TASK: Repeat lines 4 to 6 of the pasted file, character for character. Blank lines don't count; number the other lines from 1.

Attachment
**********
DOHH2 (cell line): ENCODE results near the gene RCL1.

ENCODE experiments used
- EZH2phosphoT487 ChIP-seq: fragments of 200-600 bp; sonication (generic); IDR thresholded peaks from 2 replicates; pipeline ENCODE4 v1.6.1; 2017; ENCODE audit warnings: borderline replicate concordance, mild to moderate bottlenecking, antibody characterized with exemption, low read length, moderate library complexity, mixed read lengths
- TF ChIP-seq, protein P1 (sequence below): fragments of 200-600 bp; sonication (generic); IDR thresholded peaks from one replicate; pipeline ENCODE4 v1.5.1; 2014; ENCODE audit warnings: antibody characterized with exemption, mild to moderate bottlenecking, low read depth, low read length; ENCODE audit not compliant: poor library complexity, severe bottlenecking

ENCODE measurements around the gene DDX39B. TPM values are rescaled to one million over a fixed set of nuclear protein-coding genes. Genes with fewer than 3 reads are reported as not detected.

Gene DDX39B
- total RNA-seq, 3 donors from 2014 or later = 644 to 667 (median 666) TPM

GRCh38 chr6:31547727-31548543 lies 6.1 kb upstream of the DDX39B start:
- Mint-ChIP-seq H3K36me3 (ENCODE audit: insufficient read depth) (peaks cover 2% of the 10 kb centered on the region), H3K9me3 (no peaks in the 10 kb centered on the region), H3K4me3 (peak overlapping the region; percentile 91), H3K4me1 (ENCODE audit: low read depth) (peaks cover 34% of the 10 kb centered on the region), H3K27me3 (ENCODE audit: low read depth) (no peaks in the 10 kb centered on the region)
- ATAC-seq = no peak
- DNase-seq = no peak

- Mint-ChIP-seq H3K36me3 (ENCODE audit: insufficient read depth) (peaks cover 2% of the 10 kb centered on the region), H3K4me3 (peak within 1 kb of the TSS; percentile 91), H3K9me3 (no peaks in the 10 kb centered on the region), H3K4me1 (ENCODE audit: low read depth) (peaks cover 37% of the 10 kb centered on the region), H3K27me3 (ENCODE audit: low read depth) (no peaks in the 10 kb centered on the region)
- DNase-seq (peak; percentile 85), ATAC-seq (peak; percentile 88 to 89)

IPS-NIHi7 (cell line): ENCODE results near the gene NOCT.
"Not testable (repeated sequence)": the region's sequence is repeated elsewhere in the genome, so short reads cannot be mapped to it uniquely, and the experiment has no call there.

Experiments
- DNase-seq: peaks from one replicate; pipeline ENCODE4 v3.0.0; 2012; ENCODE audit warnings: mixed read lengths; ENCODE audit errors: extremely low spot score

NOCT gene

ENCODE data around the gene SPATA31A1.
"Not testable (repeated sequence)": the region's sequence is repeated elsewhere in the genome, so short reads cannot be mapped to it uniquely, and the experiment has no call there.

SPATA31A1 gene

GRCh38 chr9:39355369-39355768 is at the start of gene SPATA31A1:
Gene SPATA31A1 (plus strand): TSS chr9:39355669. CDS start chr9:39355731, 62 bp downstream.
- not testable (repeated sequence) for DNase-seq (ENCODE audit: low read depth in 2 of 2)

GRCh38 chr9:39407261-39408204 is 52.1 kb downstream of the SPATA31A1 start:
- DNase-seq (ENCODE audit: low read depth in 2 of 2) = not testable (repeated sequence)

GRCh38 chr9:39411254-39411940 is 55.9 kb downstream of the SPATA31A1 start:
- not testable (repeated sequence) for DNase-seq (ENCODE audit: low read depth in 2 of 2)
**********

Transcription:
- TF ChIP-seq, protein P1 (sequence below): fragments of 200-600 bp; sonication (generic); IDR thresholded peaks from one replicate; pipeline ENCODE4 v1.5.1; 2014; ENCODE audit warnings: antibody characterized with exemption, mild to moderate bottlenecking, low read depth, low read length; ENCODE audit not compliant: poor library complexity, severe bottlenecking

ENCODE measurements around the gene DDX39B. TPM values are rescaled to one million over a fixed set of nuclear protein-coding genes. Genes with fewer than 3 reads are reported as not detected.

Gene DDX39B